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Webinar looks at ways to welcome parishioners back to Mass


A graphic from the webinar illustrates potential future Mass attendance. Pilot screen capture

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BRAINTREE -- When will the coronavirus pandemic "end," and what will happen when it does? Those questions have been on people's minds for over a year and were addressed during a webinar about forming "A Welcome Back Plan for Your Parish" on April 12. The webinar was meant to give pastors and parish staff creative ideas for engaging with parishioners as the coronavirus pandemic becomes less severe.

Father Paul Soper, archdiocesan secretary for Evangelization and Discipleship, offered an opening prayer and spoke briefly about other recent webinars and his own discussions with pastors and parish councils. He said he has heard multiple people say they were not aware that the mission of their parish is to make disciples.

"The parish is not the goal of your parish. Making disciples to Jesus is the goal of your parish," Father Soper said.

The webinar's main presentation was given by Nic Prenger of Prenger Solutions Group, a Catholic digital consulting firm. Last year, he ran a webinar series on "How to Run a Parish During the Coronavirus."

Prenger named three lessons that parishes have learned over the course of the pandemic: parishes that take action do well; communication, and even over-communication, works; and parishes like having a plan to follow.

He said it is alright to adjust plans. It is better to change course than to not have a plan at all.

"You should err on the side of action. Do not err on the side of inaction," he warned.


During his presentation, Prenger shared an example of a month-by-month plan and outlined three phases for drawing people back to Mass and other parish activities.

The first phase is to "cast the vision," giving parishioners a "sneak peek" of what the parish hopes to do in the future. The second phase is to "plan and prepare," setting up committees for different aspects of welcoming people back, such as organizing social activities for different age groups. The third phase is to "celebrate and commemorate," holding special community-building events while gradually returning to normal ministries and activities.

Most people imagine a time will come when the pandemic is proclaimed to be over, but in reality, it will not happen that way, Prenger said.

"What we will have is a gradual loosening of restrictions and a gradual improvement in vaccine rates or people's willingness to go out," he said.

He argued that parishioners "need that plant-a-flag moment, that line in the sand. You need to create that for them. And I don't mean that from a theological standpoint; I mean that from a very practical, psychological, human behavior standpoint. They need that big moment when you can say, this is it, we're celebrating, we've done it, we're turning the corner."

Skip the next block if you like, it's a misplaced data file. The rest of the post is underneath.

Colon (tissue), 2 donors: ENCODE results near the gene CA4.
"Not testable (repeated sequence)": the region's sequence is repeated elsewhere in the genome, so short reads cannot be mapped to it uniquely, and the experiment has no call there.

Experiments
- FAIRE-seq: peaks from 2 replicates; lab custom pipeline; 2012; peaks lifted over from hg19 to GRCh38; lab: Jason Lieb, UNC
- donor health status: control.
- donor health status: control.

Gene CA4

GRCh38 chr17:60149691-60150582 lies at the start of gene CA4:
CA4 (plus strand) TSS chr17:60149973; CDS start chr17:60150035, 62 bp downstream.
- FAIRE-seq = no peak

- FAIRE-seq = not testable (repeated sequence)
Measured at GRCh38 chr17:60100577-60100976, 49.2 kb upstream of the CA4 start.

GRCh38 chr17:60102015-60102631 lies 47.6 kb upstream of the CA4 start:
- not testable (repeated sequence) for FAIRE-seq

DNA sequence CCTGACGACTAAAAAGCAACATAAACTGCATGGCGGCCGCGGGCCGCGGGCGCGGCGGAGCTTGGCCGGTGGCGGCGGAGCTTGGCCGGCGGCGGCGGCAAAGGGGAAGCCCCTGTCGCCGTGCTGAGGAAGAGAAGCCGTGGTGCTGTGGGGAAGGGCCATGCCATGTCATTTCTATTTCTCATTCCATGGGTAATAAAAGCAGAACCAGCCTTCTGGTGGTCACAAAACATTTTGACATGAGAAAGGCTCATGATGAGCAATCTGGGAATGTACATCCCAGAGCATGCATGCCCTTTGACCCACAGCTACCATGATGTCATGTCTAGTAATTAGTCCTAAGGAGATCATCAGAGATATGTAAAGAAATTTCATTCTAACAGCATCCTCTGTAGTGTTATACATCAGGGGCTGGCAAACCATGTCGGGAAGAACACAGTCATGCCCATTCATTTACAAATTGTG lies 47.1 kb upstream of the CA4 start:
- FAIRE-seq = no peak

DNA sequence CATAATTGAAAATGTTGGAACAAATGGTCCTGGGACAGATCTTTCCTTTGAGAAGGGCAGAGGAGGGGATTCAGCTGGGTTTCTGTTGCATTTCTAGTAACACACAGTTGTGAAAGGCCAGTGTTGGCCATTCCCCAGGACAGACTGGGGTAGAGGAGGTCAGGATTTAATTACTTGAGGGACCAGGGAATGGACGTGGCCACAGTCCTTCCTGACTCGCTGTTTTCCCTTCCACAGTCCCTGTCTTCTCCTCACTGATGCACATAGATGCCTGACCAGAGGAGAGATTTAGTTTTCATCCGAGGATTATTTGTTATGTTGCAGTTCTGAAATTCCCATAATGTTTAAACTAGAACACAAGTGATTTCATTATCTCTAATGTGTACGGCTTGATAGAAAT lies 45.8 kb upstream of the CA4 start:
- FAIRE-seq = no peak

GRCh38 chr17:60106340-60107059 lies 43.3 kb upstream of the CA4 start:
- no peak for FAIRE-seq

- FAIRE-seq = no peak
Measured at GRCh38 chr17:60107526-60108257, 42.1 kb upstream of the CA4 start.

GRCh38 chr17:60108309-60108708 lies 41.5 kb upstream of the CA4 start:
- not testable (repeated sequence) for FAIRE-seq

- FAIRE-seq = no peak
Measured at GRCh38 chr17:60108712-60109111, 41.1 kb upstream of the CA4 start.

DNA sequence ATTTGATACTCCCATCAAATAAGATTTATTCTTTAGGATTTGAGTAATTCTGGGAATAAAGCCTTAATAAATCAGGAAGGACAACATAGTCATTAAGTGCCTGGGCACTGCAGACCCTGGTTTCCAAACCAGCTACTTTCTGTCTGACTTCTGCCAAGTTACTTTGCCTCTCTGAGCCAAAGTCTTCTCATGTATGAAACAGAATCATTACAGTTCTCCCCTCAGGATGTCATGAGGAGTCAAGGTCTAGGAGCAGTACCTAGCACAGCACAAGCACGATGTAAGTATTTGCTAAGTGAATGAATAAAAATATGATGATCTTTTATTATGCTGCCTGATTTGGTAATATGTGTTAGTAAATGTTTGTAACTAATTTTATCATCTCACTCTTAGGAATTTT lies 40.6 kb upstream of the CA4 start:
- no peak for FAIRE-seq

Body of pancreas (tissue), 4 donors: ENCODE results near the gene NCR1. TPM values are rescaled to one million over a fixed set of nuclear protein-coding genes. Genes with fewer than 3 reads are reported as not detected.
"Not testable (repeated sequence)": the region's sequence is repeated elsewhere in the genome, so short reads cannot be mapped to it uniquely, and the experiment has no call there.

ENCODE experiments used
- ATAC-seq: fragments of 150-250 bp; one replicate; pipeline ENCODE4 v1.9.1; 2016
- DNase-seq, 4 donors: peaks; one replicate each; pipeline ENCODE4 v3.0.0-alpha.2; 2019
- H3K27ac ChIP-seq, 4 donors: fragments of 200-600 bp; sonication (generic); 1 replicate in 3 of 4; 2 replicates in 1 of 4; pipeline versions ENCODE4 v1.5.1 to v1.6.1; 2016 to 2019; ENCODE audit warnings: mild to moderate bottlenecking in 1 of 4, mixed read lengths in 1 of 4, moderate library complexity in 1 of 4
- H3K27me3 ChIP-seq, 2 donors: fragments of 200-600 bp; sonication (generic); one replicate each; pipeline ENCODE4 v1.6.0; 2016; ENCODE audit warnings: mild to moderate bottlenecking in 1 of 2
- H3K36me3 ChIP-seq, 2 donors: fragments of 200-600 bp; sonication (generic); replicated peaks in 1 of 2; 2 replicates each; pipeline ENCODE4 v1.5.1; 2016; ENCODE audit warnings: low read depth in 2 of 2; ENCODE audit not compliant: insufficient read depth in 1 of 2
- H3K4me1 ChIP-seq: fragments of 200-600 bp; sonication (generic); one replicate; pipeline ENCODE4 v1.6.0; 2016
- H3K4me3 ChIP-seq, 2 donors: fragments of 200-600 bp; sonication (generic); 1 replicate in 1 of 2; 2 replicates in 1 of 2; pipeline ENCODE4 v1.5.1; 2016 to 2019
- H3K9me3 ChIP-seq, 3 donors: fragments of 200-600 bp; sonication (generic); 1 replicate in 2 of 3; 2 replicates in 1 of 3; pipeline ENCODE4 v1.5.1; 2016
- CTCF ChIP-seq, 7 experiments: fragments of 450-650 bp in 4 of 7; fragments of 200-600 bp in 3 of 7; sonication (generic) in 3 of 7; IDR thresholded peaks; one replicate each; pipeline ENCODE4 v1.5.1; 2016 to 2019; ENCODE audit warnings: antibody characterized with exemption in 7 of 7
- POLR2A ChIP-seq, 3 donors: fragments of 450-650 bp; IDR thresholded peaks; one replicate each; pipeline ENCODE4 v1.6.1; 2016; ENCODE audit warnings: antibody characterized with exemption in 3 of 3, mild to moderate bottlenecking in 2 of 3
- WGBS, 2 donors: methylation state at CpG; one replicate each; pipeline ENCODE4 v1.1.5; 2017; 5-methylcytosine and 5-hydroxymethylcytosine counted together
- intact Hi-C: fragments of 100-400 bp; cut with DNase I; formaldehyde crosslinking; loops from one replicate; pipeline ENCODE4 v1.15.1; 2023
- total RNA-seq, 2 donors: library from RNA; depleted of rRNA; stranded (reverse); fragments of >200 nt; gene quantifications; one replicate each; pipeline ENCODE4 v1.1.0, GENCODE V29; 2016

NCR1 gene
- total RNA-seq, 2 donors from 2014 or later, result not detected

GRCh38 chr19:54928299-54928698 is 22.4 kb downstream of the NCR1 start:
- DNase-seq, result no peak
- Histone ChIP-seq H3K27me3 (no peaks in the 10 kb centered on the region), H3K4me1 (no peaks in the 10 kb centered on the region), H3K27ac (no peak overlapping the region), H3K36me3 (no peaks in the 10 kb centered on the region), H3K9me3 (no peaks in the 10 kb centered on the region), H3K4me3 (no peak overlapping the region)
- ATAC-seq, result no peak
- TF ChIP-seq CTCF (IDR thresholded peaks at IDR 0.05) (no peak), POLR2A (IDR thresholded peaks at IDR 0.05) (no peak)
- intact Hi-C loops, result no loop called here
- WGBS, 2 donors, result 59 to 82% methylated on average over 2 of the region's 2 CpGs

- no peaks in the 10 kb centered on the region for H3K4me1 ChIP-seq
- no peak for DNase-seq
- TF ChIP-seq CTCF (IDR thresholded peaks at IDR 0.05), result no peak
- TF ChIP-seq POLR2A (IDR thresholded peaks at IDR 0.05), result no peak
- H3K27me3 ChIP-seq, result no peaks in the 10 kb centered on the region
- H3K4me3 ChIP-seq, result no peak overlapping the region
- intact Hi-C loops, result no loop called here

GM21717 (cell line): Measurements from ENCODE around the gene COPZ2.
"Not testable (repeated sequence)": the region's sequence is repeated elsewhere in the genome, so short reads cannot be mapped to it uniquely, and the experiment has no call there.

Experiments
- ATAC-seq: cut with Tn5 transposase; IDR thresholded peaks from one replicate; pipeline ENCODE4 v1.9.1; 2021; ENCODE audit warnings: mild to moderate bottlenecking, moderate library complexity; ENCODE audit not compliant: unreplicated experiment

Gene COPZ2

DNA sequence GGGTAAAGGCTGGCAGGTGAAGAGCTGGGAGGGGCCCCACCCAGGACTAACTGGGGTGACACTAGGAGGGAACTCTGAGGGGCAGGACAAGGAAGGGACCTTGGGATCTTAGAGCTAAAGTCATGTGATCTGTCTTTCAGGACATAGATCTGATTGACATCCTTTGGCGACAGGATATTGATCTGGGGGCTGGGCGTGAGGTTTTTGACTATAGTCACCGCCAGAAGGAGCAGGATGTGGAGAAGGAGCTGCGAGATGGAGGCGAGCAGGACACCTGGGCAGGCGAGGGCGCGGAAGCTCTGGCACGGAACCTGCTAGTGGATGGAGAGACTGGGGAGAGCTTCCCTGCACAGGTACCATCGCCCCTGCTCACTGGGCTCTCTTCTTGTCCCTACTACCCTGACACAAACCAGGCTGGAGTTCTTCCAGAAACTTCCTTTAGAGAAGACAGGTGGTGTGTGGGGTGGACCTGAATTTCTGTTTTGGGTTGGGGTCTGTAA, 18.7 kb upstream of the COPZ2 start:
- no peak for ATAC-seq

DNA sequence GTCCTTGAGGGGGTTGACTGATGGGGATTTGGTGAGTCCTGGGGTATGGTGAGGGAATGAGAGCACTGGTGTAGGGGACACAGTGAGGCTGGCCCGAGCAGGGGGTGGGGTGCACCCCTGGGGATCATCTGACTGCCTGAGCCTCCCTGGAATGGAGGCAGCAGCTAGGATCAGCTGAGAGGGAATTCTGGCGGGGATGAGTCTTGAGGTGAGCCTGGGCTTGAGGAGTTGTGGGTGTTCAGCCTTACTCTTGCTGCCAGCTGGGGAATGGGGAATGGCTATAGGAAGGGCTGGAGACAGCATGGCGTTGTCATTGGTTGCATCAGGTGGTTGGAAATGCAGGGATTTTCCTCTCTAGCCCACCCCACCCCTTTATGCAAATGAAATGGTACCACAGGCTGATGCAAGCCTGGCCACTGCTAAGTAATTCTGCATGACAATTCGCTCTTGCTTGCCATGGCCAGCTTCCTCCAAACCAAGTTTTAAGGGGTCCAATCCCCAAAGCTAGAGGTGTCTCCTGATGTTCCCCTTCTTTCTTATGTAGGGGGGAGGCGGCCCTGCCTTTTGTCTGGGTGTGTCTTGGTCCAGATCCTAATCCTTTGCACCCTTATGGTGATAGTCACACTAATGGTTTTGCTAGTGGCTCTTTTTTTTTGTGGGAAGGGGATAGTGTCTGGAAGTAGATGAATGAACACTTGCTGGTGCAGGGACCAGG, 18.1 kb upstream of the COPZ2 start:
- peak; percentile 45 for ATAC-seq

He shared ideas for projects that parishes can invite their members to participate in to celebrate returning to parish life and commemorate their pandemic experiences. His suggestions included making time capsules, creating a remembrance wall, decorating tiles for a mosaic, and planting a parish garden.

Prenger also spoke at length about the importance of communication and how it can be carried out.

He recommended surveying parishioners about how the pandemic has impacted them -- whether they lost a loved one, missed a sacrament, or have concerns about coming back to Mass. He also emphasized the impact that letters from a pastor can have on parishioners. Even if they are not about fundraising, they seem to prompt greater financial support from parishioners.

"Heartfelt letters work. They always have, they always will," Prenger said.

He encouraged parishes to make daily social media posts, arguing that this is a free resource to connect with parishioners who are already active online.

"The world has gone digital. And it went digital long before the pandemic. The pandemic didn't make everybody move from paper to online communication, but it did accelerate it," he said.

He shared statistics about parish Facebook pages before and after March 2020, showing that engagement increased significantly after Masses were suspended and parishes began conducting activities virtually. On average, parishes' page views increased by 800 percent, and the number of followers for their Facebook pages went up almost 2,000 percent.

"Your parishioners were already on social media before the pandemic, but now they're following your parish, and they're connected there, and they're just waiting to hear from you," Prenger said.

However, he said, "Social media is not, in and of itself, the end to anything; it's just a vehicle."

"It's not a silver bullet, but it is probably the most critical communications tool that you have at your disposal," Prenger said.

In short, "When you're communicating, good things happen."

A recording of the webinar and other resources from Prenger Solutions Group are available at Boston.PrengerSolutions.com.

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